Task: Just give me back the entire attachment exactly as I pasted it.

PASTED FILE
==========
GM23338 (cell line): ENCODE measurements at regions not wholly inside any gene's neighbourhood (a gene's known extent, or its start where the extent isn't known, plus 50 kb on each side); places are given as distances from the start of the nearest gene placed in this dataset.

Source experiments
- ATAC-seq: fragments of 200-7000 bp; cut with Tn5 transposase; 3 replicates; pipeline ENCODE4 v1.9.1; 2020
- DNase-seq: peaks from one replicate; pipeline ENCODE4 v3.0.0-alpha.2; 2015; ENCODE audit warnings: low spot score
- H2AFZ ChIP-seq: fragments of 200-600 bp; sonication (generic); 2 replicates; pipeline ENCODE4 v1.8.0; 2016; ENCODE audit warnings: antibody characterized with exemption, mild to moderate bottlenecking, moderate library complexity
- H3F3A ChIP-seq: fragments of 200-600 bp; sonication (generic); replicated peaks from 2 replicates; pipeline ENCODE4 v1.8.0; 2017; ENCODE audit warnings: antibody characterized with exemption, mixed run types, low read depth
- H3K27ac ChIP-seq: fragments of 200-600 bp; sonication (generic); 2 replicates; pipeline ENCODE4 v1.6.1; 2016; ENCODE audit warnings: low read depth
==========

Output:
GM23338 (cell line): ENCODE measurements at regions not wholly inside any gene's neighbourhood (a gene's known extent, or its start where the extent isn't known, plus 50 kb on each side); places are given as distances from the start of the nearest gene placed in this dataset.

Source experiments
- ATAC-seq: fragments of 200-7000 bp; cut with Tn5 transposase; 3 replicates; pipeline ENCODE4 v1.9.1; 2020
- DNase-seq: peaks from one replicate; pipeline ENCODE4 v3.0.0-alpha.2; 2015; ENCODE audit warnings: low spot score
- H2AFZ ChIP-seq: fragments of 200-600 bp; sonication (generic); 2 replicates; pipeline ENCODE4 v1.8.0; 2016; ENCODE audit warnings: antibody characterized with exemption, mild to moderate bottlenecking, moderate library complexity
- H3F3A ChIP-seq: fragments of 200-600 bp; sonication (generic); replicated peaks from 2 replicates; pipeline ENCODE4 v1.8.0; 2017; ENCODE audit warnings: antibody characterized with exemption, mixed run types, low read depth
- H3K27ac ChIP-seq: fragments of 200-600 bp; sonication (generic); 2 replicates; pipeline ENCODE4 v1.6.1; 2016; ENCODE audit warnings: low read depth